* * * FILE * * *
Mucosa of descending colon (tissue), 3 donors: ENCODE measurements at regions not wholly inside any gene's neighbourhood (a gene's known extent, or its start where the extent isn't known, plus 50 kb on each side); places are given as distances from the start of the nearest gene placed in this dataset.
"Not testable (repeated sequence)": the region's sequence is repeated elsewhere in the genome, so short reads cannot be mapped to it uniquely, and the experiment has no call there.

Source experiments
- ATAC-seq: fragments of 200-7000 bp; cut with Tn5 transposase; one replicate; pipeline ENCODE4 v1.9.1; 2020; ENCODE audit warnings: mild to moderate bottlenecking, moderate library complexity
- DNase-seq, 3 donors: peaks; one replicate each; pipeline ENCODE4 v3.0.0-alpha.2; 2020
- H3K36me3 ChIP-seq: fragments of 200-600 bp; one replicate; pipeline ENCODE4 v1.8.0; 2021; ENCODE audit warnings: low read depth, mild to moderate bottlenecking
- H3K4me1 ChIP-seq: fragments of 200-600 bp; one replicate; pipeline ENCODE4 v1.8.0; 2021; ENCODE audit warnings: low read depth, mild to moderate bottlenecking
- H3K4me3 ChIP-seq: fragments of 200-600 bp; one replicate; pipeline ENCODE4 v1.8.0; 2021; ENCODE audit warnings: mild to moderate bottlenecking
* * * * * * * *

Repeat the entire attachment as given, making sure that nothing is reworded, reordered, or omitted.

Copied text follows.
Mucosa of descending colon (tissue), 3 donors: ENCODE measurements at regions not wholly inside any gene's neighbourhood (a gene's known extent, or its start where the extent isn't known, plus 50 kb on each side); places are given as distances from the start of the nearest gene placed in this dataset.
"Not testable (repeated sequence)": the region's sequence is repeated elsewhere in the genome, so short reads cannot be mapped to it uniquely, and the experiment has no call there.

Source experiments
- ATAC-seq: fragments of 200-7000 bp; cut with Tn5 transposase; one replicate; pipeline ENCODE4 v1.9.1; 2020; ENCODE audit warnings: mild to moderate bottlenecking, moderate library complexity
- DNase-seq, 3 donors: peaks; one replicate each; pipeline ENCODE4 v3.0.0-alpha.2; 2020
- H3K36me3 ChIP-seq: fragments of 200-600 bp; one replicate; pipeline ENCODE4 v1.8.0; 2021; ENCODE audit warnings: low read depth, mild to moderate bottlenecking
- H3K4me1 ChIP-seq: fragments of 200-600 bp; one replicate; pipeline ENCODE4 v1.8.0; 2021; ENCODE audit warnings: low read depth, mild to moderate bottlenecking
- H3K4me3 ChIP-seq: fragments of 200-600 bp; one replicate; pipeline ENCODE4 v1.8.0; 2021; ENCODE audit warnings: mild to moderate bottlenecking